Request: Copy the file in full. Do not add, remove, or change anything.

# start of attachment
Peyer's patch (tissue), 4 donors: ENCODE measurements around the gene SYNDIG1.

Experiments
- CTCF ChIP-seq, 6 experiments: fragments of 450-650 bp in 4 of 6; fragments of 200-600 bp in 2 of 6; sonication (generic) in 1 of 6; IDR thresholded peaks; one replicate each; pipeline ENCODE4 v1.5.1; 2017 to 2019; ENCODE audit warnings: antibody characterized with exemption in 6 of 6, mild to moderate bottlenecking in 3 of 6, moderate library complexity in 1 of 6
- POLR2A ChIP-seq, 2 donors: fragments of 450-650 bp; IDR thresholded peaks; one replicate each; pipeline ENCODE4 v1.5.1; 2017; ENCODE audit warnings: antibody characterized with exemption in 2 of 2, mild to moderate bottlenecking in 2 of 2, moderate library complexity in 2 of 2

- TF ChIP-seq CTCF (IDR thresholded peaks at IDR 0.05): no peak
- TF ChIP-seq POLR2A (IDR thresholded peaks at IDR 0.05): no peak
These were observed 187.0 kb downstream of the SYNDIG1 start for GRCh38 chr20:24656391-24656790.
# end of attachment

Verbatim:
Peyer's patch (tissue), 4 donors: ENCODE measurements around the gene SYNDIG1.

Experiments
- CTCF ChIP-seq, 6 experiments: fragments of 450-650 bp in 4 of 6; fragments of 200-600 bp in 2 of 6; sonication (generic) in 1 of 6; IDR thresholded peaks; one replicate each; pipeline ENCODE4 v1.5.1; 2017 to 2019; ENCODE audit warnings: antibody characterized with exemption in 6 of 6, mild to moderate bottlenecking in 3 of 6, moderate library complexity in 1 of 6
- POLR2A ChIP-seq, 2 donors: fragments of 450-650 bp; IDR thresholded peaks; one replicate each; pipeline ENCODE4 v1.5.1; 2017; ENCODE audit warnings: antibody characterized with exemption in 2 of 2, mild to moderate bottlenecking in 2 of 2, moderate library complexity in 2 of 2

- TF ChIP-seq CTCF (IDR thresholded peaks at IDR 0.05): no peak
- TF ChIP-seq POLR2A (IDR thresholded peaks at IDR 0.05): no peak
These were observed 187.0 kb downstream of the SYNDIG1 start for GRCh38 chr20:24656391-24656790.